While The Aasha Build has altered my impression of rural India, Habitat India has strengthened my faith in the non-profit sector. Although Habitat For Humanity’s cause is projected purely as housing, Habitat India is involved in the lives of its beneficiaries to a commendable extent. In Hegdenagar, for instance, Habitat works with a smaller NGO called Birds, which directly oversees self-help groups in the region (a concept which demands a dedicated blog post). Birds runs a joint bank account for these women-only groups, supports microentrepreneurs, encourages savings, and ensures timely repayments of home loans for homes approved and built by Habitat; in short, Habitat and Birds together try to create some semblance of fair opportunity for all. Over the course of 14 days, I met some really inspiring, incredible people, who have dedicated their entire lives to causes they believe in. I hope to document their stories on The Aasha Build blog.
Tangibly, our team completed 2.5 houses, and contributed the cost price of 5 houses, which have been added to Habitat’s revolving housing fund. Intangibly though, the people of Hegdenagar showed me a face of India that I have sparingly dared to imagine. The hospitality and warmth demonstrated by the residents despite their modest living conditions was both suprising and touching. The hope that glows in the faces of its children tugged at our hearts, the innocence of their youth stirred an affection that I know will draw us back to the world that is rural India.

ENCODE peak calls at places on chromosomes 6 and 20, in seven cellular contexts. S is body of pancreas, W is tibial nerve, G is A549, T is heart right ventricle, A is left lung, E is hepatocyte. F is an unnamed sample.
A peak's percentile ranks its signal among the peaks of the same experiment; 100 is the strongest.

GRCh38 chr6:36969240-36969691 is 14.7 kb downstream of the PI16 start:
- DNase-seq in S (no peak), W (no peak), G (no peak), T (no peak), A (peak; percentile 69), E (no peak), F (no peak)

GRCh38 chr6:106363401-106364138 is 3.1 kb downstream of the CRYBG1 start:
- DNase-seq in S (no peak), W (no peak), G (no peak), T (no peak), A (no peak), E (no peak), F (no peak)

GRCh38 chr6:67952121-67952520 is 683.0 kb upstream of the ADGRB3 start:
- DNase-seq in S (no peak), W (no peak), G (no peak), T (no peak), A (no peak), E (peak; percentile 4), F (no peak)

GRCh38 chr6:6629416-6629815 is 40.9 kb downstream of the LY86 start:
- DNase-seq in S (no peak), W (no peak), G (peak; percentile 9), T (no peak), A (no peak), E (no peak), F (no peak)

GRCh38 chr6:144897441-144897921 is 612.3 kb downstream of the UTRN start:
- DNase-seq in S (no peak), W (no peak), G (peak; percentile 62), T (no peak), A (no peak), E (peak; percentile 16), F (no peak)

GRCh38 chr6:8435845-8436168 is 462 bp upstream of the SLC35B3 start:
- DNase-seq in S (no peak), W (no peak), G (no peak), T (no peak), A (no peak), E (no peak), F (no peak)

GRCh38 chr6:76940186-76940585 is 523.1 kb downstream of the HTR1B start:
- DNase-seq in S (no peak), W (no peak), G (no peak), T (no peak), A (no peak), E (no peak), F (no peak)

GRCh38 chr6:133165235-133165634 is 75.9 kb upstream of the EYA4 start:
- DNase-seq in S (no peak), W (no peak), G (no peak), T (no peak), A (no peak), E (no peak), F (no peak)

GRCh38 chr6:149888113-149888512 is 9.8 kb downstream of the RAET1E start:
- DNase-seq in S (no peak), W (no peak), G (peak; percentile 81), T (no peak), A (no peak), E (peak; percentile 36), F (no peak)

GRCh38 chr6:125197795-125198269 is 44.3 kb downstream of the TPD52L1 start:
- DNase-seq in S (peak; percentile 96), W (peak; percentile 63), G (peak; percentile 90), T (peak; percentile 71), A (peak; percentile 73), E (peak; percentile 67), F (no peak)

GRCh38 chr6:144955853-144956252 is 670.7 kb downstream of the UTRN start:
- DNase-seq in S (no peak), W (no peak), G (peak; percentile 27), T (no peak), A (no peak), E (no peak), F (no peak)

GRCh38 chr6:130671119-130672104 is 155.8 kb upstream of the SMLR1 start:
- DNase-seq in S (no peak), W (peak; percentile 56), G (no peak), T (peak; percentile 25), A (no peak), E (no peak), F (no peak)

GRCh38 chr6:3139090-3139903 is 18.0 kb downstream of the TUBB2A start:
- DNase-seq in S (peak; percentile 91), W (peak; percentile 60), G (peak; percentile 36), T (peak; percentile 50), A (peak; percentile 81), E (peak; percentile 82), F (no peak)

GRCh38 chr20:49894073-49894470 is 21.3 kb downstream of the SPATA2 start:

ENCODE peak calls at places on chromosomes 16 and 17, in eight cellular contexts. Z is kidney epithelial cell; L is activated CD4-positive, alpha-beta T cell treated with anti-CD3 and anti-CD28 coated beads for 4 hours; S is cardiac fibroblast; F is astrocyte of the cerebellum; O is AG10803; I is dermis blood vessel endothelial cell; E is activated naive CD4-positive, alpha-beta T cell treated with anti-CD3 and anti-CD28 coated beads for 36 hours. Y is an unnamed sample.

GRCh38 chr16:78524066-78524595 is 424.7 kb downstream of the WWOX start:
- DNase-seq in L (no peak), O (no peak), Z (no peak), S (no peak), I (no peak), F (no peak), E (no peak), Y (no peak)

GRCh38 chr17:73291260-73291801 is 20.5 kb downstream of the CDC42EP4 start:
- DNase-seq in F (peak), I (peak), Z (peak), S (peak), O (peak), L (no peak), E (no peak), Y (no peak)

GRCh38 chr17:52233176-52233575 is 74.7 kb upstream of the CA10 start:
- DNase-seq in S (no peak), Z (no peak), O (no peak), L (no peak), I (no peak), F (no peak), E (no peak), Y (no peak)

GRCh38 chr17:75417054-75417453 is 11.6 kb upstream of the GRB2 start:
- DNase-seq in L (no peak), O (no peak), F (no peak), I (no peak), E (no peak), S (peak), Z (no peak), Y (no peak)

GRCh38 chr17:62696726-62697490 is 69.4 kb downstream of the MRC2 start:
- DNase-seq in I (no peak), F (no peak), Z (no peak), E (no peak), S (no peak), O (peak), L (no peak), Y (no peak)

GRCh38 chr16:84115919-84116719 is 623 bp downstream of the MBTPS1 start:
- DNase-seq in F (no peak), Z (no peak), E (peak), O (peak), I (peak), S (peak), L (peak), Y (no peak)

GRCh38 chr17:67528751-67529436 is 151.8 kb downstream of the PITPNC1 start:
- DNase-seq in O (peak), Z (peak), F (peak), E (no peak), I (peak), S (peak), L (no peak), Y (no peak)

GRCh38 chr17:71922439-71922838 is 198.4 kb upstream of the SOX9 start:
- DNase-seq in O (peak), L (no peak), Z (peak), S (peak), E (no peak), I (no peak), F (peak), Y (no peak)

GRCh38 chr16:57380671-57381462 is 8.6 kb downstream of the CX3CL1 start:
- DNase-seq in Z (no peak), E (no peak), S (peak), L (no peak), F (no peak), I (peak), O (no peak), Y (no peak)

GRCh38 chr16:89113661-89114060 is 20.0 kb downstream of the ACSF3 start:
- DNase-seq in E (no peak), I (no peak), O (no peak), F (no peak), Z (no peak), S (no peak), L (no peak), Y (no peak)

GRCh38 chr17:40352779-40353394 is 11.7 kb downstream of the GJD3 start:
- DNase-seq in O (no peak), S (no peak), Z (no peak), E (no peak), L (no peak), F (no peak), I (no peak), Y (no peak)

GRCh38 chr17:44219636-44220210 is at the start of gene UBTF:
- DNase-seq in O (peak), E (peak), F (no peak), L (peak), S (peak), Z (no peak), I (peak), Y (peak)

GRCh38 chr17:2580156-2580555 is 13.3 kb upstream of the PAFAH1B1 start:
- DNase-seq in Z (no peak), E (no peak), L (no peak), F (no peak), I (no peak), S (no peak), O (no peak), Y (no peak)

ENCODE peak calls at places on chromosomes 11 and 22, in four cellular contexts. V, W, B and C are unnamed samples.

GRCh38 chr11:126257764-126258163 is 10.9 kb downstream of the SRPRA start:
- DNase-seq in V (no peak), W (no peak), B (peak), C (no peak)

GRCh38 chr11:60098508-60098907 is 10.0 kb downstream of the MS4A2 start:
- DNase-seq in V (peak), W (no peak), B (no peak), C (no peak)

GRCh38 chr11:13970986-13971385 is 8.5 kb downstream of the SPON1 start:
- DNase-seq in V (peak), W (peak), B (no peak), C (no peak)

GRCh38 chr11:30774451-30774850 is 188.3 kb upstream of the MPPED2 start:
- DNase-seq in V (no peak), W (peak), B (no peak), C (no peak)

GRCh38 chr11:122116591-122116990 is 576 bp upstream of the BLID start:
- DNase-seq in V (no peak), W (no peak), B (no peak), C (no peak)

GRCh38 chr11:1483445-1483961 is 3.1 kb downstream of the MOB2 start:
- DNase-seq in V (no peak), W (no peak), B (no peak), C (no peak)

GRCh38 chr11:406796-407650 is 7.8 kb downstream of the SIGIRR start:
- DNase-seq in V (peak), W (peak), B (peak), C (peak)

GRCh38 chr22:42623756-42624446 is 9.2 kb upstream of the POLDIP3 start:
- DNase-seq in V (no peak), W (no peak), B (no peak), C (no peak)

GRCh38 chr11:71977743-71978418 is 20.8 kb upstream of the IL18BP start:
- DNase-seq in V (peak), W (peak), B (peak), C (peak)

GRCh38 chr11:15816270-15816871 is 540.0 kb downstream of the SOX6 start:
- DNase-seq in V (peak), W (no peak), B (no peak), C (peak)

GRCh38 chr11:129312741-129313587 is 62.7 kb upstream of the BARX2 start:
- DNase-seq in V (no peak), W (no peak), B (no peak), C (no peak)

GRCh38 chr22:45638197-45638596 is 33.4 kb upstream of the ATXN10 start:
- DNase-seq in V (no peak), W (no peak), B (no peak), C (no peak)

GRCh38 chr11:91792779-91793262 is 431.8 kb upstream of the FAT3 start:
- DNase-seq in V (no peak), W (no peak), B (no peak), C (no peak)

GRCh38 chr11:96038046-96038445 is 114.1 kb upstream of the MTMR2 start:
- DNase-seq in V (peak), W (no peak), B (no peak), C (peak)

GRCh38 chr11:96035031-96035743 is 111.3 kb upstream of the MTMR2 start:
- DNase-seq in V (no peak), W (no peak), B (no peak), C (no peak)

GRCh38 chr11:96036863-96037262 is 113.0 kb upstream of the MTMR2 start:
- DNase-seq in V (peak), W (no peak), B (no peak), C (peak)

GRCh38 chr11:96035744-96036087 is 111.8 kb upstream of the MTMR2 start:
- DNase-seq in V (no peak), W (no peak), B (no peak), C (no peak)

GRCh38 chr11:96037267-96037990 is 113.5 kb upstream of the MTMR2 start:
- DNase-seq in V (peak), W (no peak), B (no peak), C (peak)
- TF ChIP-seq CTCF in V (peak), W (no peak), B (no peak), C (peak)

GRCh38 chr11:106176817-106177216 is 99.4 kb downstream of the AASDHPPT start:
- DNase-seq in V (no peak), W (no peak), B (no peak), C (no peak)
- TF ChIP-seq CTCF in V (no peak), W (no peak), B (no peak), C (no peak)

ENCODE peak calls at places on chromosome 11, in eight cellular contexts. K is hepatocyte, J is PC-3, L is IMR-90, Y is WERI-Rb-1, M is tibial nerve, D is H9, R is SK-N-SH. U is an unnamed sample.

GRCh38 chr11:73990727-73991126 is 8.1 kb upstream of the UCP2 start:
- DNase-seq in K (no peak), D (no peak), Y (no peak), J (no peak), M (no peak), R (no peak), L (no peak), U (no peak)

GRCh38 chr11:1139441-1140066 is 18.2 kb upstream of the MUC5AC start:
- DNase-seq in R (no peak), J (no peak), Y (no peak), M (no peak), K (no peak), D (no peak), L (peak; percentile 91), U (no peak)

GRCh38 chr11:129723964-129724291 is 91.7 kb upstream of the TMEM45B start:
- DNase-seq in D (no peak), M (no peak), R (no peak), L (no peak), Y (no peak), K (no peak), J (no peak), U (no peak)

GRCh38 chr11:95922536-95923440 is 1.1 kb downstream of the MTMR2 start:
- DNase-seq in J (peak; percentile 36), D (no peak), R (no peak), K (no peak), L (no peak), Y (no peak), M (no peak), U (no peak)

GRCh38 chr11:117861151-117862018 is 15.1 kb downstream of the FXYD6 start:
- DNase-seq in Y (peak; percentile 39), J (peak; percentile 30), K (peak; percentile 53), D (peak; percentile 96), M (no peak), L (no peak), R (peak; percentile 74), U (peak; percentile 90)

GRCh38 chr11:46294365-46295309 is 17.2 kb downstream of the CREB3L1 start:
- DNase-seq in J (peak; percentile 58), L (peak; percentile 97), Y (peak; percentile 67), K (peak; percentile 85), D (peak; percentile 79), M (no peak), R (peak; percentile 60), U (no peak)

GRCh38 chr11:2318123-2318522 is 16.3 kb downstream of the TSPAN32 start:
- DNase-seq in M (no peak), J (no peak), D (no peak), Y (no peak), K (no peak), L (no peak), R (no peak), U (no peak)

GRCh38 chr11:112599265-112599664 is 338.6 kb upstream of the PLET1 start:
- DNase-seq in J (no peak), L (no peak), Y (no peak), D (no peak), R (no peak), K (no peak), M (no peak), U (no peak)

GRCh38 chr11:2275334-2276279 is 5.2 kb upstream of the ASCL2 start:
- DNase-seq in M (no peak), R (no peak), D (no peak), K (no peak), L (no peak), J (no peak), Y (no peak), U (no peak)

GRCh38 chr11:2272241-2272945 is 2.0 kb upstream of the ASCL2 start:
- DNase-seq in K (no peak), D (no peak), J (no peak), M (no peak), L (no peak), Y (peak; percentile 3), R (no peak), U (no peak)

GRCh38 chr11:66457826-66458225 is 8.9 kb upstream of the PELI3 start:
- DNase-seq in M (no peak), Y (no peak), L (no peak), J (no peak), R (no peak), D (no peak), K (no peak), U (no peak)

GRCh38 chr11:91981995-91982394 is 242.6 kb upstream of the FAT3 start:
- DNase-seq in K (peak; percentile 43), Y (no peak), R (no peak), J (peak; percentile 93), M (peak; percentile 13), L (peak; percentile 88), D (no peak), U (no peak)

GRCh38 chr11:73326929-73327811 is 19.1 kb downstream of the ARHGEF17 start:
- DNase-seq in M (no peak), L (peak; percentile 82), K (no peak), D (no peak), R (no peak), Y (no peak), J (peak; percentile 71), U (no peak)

*Photos courtesy Deep & Aditya, The Aasha Build’s official photographers.
Somewhere among the clouds lie the highlands of Tagaytay, green and misty, 2 hours away from the busy city life of Manila, the capital. It is here that I spent the weekend, treated to a gorgeous view of the Taal lake, and among people so warm and friendly that it almost felt like home.